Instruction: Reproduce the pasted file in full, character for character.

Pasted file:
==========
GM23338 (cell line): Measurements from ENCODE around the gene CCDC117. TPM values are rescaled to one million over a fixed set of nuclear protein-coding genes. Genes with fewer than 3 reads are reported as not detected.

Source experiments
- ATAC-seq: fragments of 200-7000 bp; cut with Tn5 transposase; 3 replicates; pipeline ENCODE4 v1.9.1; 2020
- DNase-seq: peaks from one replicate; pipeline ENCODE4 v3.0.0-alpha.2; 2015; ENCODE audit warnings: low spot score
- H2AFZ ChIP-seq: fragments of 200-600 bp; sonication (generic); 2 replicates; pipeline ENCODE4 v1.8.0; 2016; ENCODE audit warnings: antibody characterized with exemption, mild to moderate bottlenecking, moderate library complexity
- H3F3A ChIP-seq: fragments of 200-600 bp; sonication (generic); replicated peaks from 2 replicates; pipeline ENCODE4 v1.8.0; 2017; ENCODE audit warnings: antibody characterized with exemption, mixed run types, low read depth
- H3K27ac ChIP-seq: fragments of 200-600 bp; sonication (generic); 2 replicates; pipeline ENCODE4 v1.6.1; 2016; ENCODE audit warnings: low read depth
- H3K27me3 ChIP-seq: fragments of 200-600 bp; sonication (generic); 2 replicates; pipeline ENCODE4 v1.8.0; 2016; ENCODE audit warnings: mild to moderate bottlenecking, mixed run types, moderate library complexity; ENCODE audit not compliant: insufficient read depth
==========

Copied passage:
GM23338 (cell line): Measurements from ENCODE around the gene CCDC117. TPM values are rescaled to one million over a fixed set of nuclear protein-coding genes. Genes with fewer than 3 reads are reported as not detected.

Source experiments
- ATAC-seq: fragments of 200-7000 bp; cut with Tn5 transposase; 3 replicates; pipeline ENCODE4 v1.9.1; 2020
- DNase-seq: peaks from one replicate; pipeline ENCODE4 v3.0.0-alpha.2; 2015; ENCODE audit warnings: low spot score
- H2AFZ ChIP-seq: fragments of 200-600 bp; sonication (generic); 2 replicates; pipeline ENCODE4 v1.8.0; 2016; ENCODE audit warnings: antibody characterized with exemption, mild to moderate bottlenecking, moderate library complexity
- H3F3A ChIP-seq: fragments of 200-600 bp; sonication (generic); replicated peaks from 2 replicates; pipeline ENCODE4 v1.8.0; 2017; ENCODE audit warnings: antibody characterized with exemption, mixed run types, low read depth
- H3K27ac ChIP-seq: fragments of 200-600 bp; sonication (generic); 2 replicates; pipeline ENCODE4 v1.6.1; 2016; ENCODE audit warnings: low read depth
- H3K27me3 ChIP-seq: fragments of 200-600 bp; sonication (generic); 2 replicates; pipeline ENCODE4 v1.8.0; 2016; ENCODE audit warnings: mild to moderate bottlenecking, mixed run types, moderate library complexity; ENCODE audit not compliant: insufficient read depth